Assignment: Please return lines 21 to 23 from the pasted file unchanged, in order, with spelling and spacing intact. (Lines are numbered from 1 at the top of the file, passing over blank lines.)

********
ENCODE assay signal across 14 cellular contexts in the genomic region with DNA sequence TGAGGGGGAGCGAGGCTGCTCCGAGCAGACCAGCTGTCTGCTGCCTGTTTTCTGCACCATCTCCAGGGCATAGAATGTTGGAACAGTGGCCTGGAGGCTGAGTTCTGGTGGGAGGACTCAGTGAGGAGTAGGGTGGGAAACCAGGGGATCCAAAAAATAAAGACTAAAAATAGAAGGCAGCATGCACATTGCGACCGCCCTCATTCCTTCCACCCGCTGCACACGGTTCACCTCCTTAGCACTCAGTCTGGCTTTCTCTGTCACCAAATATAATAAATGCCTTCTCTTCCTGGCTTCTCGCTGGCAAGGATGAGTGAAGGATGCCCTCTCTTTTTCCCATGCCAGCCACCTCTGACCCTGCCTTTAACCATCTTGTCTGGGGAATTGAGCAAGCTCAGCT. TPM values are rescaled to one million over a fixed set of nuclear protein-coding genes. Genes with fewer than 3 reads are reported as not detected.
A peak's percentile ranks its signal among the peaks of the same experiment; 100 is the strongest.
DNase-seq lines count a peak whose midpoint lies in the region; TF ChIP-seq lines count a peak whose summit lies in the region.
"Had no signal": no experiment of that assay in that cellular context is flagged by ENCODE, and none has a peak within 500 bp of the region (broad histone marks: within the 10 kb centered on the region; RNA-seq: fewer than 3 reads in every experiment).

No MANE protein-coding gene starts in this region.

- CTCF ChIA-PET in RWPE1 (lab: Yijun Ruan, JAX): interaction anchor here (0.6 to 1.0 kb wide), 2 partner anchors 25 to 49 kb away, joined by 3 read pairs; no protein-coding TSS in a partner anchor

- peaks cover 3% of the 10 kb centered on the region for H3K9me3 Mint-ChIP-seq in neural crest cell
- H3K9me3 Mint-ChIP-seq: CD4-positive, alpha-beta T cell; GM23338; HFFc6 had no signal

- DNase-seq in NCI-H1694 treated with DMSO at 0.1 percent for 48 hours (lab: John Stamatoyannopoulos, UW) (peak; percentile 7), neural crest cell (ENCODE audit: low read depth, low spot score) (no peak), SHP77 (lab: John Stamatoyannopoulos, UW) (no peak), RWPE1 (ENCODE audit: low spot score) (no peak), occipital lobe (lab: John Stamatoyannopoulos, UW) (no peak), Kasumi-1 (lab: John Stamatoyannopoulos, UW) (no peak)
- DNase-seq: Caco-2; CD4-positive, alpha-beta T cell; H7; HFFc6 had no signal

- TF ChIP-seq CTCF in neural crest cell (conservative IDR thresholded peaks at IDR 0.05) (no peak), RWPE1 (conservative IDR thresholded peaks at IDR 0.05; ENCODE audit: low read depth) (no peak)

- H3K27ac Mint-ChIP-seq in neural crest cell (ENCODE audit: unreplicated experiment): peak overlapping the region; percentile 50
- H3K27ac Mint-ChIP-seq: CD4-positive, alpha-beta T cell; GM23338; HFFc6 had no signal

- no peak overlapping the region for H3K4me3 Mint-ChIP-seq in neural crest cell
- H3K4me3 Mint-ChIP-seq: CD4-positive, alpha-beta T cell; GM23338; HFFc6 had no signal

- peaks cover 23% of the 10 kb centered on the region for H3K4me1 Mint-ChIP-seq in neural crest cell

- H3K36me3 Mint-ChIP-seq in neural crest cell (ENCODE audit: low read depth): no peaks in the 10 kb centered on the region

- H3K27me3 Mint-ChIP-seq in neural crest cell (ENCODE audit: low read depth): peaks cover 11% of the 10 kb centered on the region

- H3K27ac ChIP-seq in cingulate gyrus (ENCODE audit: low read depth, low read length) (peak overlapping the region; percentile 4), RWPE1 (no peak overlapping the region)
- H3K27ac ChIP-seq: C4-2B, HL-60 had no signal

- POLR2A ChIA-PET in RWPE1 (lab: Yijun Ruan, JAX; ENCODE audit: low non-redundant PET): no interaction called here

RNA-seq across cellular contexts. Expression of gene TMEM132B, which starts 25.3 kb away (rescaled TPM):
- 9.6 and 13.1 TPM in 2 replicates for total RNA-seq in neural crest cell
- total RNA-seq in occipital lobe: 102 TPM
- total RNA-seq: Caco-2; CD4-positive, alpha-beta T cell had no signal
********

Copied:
- POLR2A ChIA-PET in RWPE1 (lab: Yijun Ruan, JAX; ENCODE audit: low non-redundant PET): no interaction called here

RNA-seq across cellular contexts. Expression of gene TMEM132B, which starts 25.3 kb away (rescaled TPM):
- 9.6 and 13.1 TPM in 2 replicates for total RNA-seq in neural crest cell